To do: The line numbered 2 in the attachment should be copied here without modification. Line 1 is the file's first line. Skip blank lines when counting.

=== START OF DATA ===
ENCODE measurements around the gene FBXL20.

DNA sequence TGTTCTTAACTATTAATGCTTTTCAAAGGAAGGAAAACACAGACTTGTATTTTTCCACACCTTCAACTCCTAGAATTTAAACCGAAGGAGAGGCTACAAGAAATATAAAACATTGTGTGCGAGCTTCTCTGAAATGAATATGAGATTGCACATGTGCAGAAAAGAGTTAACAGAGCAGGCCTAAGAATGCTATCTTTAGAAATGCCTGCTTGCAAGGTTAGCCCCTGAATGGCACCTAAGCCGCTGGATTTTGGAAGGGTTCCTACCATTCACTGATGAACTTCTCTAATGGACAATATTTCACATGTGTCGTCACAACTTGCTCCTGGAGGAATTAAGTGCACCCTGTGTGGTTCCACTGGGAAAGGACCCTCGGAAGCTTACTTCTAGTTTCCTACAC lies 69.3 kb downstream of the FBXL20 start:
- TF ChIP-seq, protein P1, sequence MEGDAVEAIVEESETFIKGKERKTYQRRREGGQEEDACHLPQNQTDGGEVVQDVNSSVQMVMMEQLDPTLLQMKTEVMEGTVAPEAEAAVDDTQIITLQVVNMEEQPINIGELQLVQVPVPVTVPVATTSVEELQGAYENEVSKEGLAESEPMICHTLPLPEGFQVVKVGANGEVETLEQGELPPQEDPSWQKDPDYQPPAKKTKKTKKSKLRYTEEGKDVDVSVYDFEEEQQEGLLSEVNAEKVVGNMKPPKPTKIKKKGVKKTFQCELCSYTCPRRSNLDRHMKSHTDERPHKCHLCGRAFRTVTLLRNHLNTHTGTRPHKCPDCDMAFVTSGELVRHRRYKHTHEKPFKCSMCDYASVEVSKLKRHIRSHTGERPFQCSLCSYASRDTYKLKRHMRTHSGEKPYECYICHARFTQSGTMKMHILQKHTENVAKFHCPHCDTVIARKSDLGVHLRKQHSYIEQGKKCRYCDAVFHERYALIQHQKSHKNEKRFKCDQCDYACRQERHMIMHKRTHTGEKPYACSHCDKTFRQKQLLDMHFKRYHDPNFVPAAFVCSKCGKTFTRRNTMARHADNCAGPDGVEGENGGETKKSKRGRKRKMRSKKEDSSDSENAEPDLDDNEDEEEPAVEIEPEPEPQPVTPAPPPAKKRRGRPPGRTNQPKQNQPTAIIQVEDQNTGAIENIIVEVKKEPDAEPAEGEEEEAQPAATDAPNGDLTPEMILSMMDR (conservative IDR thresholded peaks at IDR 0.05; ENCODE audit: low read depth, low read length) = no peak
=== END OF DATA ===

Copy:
DNA sequence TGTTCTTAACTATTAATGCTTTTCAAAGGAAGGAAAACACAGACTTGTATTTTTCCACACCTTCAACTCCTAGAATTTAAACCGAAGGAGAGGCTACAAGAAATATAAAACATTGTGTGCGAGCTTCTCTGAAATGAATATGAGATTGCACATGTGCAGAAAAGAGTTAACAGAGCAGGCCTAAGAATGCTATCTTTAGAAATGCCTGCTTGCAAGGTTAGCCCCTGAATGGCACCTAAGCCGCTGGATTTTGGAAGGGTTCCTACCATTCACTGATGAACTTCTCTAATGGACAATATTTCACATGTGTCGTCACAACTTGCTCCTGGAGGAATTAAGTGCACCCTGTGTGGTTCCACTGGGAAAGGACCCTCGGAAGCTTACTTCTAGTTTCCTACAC lies 69.3 kb downstream of the FBXL20 start: